Monday, 8 October 2012

Featured Artist: Nine Below Zero

Nine Below Zero started life in South London during 1977, in the midst of the punk rock boom in England -- but their sound and inspiration were so totally contradictory to what was going on in punk rock that they scarcely seemed to be part of that movement, apart from their extremely energetic attack on their instruments. Rather than noise for its own sake or auto-destruction, their inspiration lay in classic Chicago blues. Dennis Greaves (lead vocals, guitar), Peter Clark (bass), and Kenny Bradley (drums) -- soon joined by Mark Feltham on vocals and harmonica -- were schoolmates and friends who shared a love of blues.
Originally billed as Stan's Blues Band, they made a name for themselves locally in South London, sounding a lot like The Who from their "maximum R&B" days and The Kinks from their early days, and arrived as younger rivals to Dr. Feelgood. A couple of years later, they acquired a manager and a new name, taken from a song by Sonny Boy Williamson II, and cut a debut record on their own label.
By 1980, they'd been signed to A&M Records' British division and took the bold step of making their major-label debut a live album from the Marquee Club in London -- to judge from the results, one heartily wished that some of the earlier bands that inspired them had displayed similar daring. “Live At The Marquee”, recorded on June 16, 1980 -- by which time Stix Burkey had replaced Bradley on the drums -- was a success. By the end of that year they were one of the most popular club attractions in London, pulling in audiences from other genres, attracted by their high-energy fast tempo sound. They headlined at the Hammersmith Odeon and featured respected bluesman Alexis Korner, a long-time champion of new electric blues talent.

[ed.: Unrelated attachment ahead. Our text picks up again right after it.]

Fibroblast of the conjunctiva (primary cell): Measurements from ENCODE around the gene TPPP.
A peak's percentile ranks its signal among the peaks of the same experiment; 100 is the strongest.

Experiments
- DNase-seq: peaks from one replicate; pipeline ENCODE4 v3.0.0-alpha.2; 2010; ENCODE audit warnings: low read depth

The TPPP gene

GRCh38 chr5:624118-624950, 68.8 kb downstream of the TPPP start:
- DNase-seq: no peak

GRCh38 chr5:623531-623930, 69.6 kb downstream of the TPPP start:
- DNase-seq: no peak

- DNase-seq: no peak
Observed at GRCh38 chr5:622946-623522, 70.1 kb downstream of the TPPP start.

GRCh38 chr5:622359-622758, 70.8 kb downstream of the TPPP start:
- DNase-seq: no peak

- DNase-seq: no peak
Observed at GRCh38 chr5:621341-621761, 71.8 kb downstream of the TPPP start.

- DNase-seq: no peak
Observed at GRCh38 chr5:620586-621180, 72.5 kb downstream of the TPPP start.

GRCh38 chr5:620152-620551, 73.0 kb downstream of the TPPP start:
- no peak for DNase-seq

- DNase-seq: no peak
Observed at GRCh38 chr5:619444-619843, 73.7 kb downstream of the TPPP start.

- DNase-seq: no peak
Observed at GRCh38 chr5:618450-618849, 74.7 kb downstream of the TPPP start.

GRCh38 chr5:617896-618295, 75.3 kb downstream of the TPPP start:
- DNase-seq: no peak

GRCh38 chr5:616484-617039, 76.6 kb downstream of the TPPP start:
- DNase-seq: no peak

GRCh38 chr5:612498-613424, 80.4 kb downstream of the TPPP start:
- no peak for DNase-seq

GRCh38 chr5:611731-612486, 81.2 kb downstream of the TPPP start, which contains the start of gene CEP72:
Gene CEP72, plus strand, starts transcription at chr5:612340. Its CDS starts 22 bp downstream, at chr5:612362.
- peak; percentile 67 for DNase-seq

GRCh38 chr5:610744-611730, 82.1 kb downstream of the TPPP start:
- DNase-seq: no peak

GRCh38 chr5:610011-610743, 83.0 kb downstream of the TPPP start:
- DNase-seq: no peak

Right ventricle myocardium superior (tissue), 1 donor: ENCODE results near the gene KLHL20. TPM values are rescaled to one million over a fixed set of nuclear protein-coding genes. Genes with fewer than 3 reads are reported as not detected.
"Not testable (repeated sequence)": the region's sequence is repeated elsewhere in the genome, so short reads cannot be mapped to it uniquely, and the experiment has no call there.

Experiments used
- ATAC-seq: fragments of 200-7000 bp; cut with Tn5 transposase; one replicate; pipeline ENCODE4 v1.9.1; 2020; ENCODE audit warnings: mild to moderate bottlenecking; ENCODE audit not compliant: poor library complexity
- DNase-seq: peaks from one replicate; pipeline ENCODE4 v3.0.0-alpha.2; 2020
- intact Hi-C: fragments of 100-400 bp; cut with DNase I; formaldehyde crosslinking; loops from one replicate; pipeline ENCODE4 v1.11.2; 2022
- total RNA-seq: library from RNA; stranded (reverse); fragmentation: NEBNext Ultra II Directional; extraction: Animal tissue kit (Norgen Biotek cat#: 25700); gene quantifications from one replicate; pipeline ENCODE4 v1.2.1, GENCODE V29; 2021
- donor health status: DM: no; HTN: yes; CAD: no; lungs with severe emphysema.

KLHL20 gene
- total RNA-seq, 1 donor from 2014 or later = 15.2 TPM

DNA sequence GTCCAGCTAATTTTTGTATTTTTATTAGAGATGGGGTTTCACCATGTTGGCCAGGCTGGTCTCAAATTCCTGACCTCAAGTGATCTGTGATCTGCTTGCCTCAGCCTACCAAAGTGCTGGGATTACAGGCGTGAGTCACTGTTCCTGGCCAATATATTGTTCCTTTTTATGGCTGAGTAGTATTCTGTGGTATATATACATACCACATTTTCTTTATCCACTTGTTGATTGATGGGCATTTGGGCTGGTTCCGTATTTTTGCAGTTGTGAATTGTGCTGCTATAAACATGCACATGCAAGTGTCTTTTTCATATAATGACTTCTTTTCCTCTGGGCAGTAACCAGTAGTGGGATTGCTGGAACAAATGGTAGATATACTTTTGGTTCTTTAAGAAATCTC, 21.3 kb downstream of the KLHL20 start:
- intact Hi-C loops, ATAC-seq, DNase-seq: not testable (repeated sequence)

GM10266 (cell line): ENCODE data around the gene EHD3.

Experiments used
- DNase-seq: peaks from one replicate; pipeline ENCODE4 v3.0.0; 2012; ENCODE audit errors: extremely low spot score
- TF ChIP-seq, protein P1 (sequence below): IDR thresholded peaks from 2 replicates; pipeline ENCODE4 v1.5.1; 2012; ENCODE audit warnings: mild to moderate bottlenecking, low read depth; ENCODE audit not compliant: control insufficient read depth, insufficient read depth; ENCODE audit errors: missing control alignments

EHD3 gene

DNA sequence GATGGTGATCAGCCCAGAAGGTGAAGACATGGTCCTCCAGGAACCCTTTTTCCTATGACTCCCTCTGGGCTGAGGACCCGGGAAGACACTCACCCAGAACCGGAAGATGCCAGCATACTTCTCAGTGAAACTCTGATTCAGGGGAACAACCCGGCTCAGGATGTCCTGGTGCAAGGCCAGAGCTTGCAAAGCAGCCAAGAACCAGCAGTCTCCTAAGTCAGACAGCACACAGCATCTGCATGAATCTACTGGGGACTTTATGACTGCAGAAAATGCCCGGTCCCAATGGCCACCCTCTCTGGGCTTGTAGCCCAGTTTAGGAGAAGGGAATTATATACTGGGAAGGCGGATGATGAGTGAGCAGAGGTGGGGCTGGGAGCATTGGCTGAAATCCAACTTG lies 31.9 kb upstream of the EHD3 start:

The band performed "11+11" on the first episode ("Demolition") of the BBC Television comedy series, The Young Ones.
Their second album,“Don't Point Your Finger” climbed to number 56 on the UK Album Chart.
Their third album, Third Degree, contained "11+11" written by Greaves and Modern, however the album was poorly received causing the band to argue, and they split soon after.
In 1990 Modern persuaded Feltham and Greaves to reunite for a tenth anniversary gig. Modern also persuaded Arnold who now worked at Harvey Goldsmith Ents to promote the band at the Town and Country Club, which they did to a sell-out success. Suitably encouraged, they decided to stay together, with Gerry McAvoy and Brendan O'Neill (ex-Rory Gallagher's band) added on bass and drums.
The band have continued to tour and record, still popular in part, due to having developed a cult following.
In 2007, Nine Below Zero performed two acoustic concerts, producing the DVD Bring It On Home, including a live CD. Legendary blues guitarist Gary Moore joined the band on stage to promote the DVD.
In 2009, the band started working towards a show to celebrate the 30th anniversary of the release of their debut album, Live At the Marquee.
A chance meeting with Glen Tilbrook from Squeeze resulted in an offer to record a new album that Greaves and Feltham had been writing all year. The offer was gladly accepted and the band went into 45 RPM studios in London to record the highly acclaimed and self-penned “It's Never Too Late” - their first collection of new songs since Refrigerator.
The end of 2011 saw Gerry McAvoy play his last show for Nine Below Zero and pursue a new solo career.
2012 saw the return of Brian Bethell who played on Third Degree and who was a natural replacement. The new line up started performing in January with shows in Germany, Switzerland and Austria, as the band entered their 35th year

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